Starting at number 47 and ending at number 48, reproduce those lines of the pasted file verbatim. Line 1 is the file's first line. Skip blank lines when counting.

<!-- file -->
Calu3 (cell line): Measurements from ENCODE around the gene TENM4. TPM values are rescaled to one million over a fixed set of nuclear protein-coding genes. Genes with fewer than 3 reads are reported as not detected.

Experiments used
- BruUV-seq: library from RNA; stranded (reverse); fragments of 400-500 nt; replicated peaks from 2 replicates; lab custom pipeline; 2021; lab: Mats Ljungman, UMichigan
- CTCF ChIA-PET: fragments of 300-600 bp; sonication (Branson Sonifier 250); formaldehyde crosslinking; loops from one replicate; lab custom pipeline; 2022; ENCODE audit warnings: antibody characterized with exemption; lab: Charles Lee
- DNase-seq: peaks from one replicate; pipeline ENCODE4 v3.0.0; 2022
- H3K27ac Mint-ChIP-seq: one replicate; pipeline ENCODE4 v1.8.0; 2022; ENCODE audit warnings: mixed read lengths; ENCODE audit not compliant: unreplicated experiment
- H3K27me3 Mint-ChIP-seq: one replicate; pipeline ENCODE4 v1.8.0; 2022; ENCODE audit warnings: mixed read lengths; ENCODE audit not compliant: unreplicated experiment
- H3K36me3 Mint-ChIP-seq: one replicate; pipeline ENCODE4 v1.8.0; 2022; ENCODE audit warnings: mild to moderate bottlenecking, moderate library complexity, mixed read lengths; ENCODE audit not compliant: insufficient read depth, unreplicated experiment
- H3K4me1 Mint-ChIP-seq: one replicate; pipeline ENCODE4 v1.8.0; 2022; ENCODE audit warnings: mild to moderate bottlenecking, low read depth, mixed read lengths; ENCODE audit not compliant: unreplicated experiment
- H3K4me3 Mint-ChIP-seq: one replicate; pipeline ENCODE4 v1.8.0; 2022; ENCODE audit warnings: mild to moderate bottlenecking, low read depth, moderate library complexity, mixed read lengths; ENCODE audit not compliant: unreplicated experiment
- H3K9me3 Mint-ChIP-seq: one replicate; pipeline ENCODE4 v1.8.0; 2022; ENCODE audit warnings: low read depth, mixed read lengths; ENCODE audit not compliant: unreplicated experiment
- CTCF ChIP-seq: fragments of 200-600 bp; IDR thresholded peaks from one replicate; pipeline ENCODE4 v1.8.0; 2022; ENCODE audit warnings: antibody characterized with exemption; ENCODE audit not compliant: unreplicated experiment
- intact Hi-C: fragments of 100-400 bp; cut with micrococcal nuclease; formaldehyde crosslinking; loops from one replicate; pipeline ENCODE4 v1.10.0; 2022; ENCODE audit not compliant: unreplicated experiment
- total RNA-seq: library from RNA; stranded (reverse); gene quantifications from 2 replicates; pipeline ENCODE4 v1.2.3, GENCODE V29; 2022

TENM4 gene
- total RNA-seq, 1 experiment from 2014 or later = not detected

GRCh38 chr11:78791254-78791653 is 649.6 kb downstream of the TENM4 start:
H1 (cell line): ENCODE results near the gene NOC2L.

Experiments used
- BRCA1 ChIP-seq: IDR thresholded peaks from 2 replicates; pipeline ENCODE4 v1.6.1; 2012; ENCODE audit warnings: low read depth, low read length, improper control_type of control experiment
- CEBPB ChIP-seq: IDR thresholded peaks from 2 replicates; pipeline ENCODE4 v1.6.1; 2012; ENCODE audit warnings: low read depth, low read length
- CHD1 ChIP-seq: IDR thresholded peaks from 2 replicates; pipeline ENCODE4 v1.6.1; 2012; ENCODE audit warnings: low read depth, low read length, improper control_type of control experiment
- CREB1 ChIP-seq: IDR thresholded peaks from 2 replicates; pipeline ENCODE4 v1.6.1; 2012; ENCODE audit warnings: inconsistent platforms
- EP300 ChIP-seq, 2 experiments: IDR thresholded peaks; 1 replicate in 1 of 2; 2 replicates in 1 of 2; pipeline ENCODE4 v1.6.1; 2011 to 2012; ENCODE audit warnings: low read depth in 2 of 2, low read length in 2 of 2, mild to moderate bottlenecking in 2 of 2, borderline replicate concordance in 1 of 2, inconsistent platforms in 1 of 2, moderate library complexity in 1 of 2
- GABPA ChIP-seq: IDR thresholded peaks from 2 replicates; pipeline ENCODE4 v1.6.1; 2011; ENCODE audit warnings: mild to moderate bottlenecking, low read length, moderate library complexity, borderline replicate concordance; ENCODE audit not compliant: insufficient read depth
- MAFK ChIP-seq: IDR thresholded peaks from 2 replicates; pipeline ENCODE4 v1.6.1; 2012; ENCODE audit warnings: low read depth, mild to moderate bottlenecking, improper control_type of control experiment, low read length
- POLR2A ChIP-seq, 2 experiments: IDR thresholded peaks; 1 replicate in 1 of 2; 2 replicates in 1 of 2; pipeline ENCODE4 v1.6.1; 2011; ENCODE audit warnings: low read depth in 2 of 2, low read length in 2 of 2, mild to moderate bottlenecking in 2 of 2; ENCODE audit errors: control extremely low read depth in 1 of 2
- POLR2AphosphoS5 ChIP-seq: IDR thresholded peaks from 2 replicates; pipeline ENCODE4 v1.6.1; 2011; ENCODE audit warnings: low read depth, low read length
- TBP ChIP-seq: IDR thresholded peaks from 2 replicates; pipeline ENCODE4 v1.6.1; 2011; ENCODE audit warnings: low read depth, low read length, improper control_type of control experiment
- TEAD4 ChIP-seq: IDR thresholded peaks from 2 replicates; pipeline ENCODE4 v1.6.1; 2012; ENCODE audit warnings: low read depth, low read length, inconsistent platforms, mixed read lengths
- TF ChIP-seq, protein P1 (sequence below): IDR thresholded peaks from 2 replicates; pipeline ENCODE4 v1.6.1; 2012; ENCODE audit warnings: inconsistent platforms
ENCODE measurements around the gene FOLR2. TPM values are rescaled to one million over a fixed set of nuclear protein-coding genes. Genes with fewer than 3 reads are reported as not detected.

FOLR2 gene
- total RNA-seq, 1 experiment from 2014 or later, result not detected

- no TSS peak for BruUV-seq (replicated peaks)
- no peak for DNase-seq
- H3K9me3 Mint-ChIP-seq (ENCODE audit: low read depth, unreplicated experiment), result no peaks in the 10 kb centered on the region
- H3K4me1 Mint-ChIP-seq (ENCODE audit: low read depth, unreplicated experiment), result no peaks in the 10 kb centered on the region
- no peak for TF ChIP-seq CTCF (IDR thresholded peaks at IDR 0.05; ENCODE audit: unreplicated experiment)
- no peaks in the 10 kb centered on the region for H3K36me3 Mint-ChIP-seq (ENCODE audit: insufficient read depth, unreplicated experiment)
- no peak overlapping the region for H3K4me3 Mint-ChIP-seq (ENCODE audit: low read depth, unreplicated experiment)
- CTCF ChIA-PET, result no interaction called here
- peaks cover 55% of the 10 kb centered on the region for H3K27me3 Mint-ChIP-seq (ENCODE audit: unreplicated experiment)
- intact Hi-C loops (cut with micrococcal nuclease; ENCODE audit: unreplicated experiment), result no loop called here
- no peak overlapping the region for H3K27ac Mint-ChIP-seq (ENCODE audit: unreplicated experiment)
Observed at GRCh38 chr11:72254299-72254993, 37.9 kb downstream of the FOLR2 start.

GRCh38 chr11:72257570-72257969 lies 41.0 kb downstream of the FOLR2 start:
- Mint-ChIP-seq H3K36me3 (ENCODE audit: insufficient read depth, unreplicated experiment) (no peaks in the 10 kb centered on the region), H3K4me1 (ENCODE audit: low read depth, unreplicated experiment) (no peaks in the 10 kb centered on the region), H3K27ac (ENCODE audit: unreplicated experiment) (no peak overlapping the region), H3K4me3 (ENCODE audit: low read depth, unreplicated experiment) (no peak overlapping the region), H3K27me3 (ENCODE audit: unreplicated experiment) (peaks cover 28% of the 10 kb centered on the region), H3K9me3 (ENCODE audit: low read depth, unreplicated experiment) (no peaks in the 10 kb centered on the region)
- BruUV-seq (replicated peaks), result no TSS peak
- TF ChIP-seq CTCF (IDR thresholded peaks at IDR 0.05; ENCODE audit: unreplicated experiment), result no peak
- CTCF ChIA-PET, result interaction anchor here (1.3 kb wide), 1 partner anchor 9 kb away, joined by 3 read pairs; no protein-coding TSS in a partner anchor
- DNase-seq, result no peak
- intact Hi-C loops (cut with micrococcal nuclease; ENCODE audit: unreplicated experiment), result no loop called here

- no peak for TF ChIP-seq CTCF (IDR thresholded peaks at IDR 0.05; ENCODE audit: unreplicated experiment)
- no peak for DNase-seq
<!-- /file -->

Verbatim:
GRCh38 chr11:72257570-72257969 lies 41.0 kb downstream of the FOLR2 start:
- Mint-ChIP-seq H3K36me3 (ENCODE audit: insufficient read depth, unreplicated experiment) (no peaks in the 10 kb centered on the region), H3K4me1 (ENCODE audit: low read depth, unreplicated experiment) (no peaks in the 10 kb centered on the region), H3K27ac (ENCODE audit: unreplicated experiment) (no peak overlapping the region), H3K4me3 (ENCODE audit: low read depth, unreplicated experiment) (no peak overlapping the region), H3K27me3 (ENCODE audit: unreplicated experiment) (peaks cover 28% of the 10 kb centered on the region), H3K9me3 (ENCODE audit: low read depth, unreplicated experiment) (no peaks in the 10 kb centered on the region)